As above indicated it is expected that in practical applications friction within the steering component will induce rotation of the offsetting component. However, it may sometimes occur that the induced rotation is prevented, or occurs more slowly than desired, and to cater for that it is desirable to be able to drive the offsetting component also in the direction of rotation of the driveshaft. Alternatively therefore, the stated drive mechanism is a first drive mechanism and there is also a second drive mechanism which is able to drive the offsetting component to rotate in the same direction as the driveshaft.

There is also provided a steering assembly for connection to a rotating drill string, comprising a steering component as herein defined, a downhole motor and a drill bit, the steering component being located between the downhole motor and the drill bit.

BRIEF DESCRIPTION OF THE DRAWINGS

The invention will be described, by way of example, with reference to the accompanying highly schematic drawings, which show:

FIG. 1 a side sectional view of a downhole assembly incorporating a first embodiment of steering component according to the present invention;

FIG. 2 a front view of the sun and planet gear arrangement of the steering component of FIG. 1;

FIG. 3 a side sectional view of a downhole assembly incorporating a second embodiment of steering component;

FIG. 4 a side sectional view of part of a downhole assembly incorporating a third embodiment of steering component;

FIG. 5 a cross-sectional view of the offsetting component of FIG. 4; and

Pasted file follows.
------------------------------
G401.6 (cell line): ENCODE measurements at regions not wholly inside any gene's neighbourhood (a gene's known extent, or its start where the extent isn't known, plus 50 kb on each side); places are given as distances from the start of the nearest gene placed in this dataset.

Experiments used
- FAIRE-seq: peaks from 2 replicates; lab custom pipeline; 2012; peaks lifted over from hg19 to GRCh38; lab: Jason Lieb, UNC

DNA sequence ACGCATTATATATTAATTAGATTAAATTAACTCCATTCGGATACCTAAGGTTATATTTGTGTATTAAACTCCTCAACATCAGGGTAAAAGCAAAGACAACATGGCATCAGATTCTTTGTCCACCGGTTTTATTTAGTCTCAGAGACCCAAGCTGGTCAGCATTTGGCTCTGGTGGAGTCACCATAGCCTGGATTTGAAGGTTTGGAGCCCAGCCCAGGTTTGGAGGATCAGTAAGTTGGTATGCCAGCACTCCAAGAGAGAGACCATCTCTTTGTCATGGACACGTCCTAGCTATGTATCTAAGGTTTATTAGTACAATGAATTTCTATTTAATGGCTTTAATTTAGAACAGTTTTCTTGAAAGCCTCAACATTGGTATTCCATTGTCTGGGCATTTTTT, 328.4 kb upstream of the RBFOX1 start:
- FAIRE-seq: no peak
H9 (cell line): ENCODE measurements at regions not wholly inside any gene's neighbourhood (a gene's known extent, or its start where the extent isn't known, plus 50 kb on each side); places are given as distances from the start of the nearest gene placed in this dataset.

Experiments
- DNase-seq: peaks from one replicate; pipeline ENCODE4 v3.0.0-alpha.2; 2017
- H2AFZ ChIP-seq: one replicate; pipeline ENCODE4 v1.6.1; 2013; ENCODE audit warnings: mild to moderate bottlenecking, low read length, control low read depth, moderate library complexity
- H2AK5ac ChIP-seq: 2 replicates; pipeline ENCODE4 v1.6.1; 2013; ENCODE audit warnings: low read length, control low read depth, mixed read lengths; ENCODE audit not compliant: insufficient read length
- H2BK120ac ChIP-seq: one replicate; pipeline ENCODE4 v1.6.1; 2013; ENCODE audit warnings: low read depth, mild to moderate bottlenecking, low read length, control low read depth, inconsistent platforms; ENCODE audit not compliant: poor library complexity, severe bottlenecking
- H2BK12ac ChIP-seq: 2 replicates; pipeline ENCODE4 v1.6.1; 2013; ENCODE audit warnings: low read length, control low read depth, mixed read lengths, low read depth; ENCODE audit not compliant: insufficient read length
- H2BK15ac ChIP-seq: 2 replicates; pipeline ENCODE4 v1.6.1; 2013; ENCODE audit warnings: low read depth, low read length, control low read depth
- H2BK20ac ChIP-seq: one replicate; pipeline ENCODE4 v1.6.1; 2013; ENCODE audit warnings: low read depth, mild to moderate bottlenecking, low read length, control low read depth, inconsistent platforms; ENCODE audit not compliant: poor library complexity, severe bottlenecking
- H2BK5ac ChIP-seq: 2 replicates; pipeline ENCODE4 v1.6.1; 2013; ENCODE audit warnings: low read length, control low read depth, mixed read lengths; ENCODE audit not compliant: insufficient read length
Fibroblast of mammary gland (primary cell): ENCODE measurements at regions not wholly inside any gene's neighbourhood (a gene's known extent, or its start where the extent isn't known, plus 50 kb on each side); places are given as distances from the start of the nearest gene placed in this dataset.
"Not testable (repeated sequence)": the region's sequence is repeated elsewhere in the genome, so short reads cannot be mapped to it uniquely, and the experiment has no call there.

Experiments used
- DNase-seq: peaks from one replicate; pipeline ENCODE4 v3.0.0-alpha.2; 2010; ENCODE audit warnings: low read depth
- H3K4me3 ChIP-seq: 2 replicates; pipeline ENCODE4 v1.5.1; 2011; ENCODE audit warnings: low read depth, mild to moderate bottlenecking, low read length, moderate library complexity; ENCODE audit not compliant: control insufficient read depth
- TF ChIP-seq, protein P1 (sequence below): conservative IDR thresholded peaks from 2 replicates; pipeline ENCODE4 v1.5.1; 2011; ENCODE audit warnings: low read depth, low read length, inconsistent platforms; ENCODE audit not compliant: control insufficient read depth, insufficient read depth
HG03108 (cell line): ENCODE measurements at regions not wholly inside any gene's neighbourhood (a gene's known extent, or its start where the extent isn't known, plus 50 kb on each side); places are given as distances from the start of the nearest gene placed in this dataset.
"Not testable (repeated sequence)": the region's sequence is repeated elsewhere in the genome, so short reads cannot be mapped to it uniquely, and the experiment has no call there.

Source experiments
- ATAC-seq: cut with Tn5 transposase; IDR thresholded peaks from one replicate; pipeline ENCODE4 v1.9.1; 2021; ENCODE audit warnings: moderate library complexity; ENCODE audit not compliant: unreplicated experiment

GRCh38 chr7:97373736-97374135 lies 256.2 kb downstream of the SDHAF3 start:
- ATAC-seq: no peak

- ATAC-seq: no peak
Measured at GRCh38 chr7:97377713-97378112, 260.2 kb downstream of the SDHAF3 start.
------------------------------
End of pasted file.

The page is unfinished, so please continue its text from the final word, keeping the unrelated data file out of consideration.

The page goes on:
FIG. 6 a cross-sectional view of a downhole assembly incorporating a fourth embodiment of steering component.

DESCRIPTION OF THE PREFERRED EMBODIMENTS

Only those parts of the downhole assembly which are relevant to the present invention are shown and described in relation to the drawings, the other components which will typically form a part of the downhole assembly are omitted for ease of understanding.

The steering component 10 is connected to a drill string 12, and also to a drill bit 14. The drill bit 14 is mounted upon a driveshaft 16, by way of a threaded connection 18, in known fashion

The driveshaft 16 is also connected, by way of another threaded connection 28, to the rotor of a downhole motor 20. In this embodiment the downhole motor is a mud motor.

The mud motor 20 is shown schematically, since the detailed design of the mud motor is not relevant to the present invention, and the invention could be effected using any one of many different designs of downhole motor.

One form of mud motor utilises a rotor 22 in the form of a helix, which can rotate inside a sleeve 24 formed as a corresponding helical chamber of substantially the same length. The sleeve has a helix with a chosen number of lobes and the rotor has a helix with a number of lobes, the number of lobes of the sleeve being one more than the number of lobes of the rotor. The sleeve and rotor are configured to define a discrete series of encapsulated volumes between the rotor and the sleeve. As drilling fluid is pumped through the drill string it causes the rotor to rotate so that the fluid within the encapsulated volumes passes from “above” the rotor to “below” the rotor.

In another embodiment the mud motor comprises a turbine with a number of rotor blades which are driven to rotate by the passage of mud.

In yet other embodiments the downhole motor is electrically-powered, either by way of electricity conducted from the surface, or generated downhole.

It is arranged that the orientation of the rotor helix 22 causes the driveshaft 16 to rotate in the same direction as the drill string 12, so that the rate of rotation of the driveshaft 16 is greater than (and in a typical application far greater than) the rate of rotation of the drill string 12.